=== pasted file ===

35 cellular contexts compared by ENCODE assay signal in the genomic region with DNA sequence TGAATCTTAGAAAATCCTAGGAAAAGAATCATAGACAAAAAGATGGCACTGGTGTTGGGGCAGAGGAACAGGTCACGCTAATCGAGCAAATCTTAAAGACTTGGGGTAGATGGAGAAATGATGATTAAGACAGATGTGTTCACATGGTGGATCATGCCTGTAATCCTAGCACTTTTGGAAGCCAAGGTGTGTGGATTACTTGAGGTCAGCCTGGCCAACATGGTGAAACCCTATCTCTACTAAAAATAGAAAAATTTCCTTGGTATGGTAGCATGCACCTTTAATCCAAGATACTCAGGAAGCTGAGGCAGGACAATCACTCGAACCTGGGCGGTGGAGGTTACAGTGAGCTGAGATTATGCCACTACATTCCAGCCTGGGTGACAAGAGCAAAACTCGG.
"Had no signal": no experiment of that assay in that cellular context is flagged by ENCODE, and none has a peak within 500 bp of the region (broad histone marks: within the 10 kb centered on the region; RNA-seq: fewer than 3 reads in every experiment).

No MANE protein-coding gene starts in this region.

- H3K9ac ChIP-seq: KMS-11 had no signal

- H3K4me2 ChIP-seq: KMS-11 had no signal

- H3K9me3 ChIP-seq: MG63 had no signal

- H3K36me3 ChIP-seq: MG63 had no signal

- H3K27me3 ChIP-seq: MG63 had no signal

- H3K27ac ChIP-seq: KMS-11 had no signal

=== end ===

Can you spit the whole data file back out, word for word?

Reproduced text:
35 cellular contexts compared by ENCODE assay signal in the genomic region with DNA sequence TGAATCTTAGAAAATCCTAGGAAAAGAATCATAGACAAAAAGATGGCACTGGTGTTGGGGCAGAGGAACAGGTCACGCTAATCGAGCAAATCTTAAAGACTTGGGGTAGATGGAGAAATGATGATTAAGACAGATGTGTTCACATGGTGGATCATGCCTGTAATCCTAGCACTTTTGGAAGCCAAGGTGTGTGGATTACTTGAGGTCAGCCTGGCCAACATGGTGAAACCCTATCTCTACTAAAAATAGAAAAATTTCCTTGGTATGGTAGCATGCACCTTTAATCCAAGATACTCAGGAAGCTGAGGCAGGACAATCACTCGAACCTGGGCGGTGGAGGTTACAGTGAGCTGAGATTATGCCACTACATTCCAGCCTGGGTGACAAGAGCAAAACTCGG.
"Had no signal": no experiment of that assay in that cellular context is flagged by ENCODE, and none has a peak within 500 bp of the region (broad histone marks: within the 10 kb centered on the region; RNA-seq: fewer than 3 reads in every experiment).

No MANE protein-coding gene starts in this region.

- H3K9ac ChIP-seq: KMS-11 had no signal

- H3K4me2 ChIP-seq: KMS-11 had no signal

- H3K9me3 ChIP-seq: MG63 had no signal

- H3K36me3 ChIP-seq: MG63 had no signal

- H3K27me3 ChIP-seq: MG63 had no signal

- H3K27ac ChIP-seq: KMS-11 had no signal